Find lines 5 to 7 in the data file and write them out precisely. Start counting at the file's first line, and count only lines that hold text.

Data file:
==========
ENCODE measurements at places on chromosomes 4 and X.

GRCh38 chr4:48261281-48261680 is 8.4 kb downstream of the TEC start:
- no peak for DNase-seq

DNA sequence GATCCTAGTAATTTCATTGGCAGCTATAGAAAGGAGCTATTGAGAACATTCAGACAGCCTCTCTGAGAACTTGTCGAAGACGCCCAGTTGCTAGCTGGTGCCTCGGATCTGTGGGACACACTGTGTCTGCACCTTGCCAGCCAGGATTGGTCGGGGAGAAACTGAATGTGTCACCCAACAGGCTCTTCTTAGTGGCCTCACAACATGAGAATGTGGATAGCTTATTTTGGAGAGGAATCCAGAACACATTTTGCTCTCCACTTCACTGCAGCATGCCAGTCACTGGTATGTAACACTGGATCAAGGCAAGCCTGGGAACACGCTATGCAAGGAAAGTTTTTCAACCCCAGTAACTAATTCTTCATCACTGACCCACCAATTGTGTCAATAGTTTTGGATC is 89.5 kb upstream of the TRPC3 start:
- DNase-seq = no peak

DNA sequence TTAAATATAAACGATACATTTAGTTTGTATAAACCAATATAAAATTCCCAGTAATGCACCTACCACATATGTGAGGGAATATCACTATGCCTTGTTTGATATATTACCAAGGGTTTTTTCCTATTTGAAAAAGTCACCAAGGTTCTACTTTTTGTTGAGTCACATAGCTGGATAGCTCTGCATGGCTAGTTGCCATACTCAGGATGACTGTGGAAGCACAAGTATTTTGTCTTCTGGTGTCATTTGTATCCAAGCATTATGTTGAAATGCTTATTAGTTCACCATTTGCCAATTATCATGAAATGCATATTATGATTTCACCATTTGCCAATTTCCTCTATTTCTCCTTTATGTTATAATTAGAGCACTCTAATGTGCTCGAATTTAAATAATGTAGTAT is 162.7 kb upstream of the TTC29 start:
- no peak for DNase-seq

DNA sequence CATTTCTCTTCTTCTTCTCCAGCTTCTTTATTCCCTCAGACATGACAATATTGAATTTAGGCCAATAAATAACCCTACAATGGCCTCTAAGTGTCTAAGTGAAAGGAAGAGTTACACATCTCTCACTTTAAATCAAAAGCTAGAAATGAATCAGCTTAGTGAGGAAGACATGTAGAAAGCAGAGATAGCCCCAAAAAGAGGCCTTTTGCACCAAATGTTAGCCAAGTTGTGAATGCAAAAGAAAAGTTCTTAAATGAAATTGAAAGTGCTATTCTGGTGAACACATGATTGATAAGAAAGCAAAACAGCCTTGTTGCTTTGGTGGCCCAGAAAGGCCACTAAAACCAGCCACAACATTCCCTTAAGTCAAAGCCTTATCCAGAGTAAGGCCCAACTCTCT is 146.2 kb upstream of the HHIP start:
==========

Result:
- DNase-seq = no peak

DNA sequence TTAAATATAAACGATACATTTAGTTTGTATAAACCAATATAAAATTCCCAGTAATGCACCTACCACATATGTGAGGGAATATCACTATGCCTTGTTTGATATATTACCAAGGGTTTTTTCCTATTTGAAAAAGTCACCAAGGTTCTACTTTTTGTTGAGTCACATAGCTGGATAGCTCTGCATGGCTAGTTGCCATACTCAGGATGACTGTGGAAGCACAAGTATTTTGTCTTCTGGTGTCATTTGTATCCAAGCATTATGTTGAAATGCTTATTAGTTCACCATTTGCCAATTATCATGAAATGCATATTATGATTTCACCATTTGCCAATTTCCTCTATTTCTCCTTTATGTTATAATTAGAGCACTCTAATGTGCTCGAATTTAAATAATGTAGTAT is 162.7 kb upstream of the TTC29 start:
- no peak for DNase-seq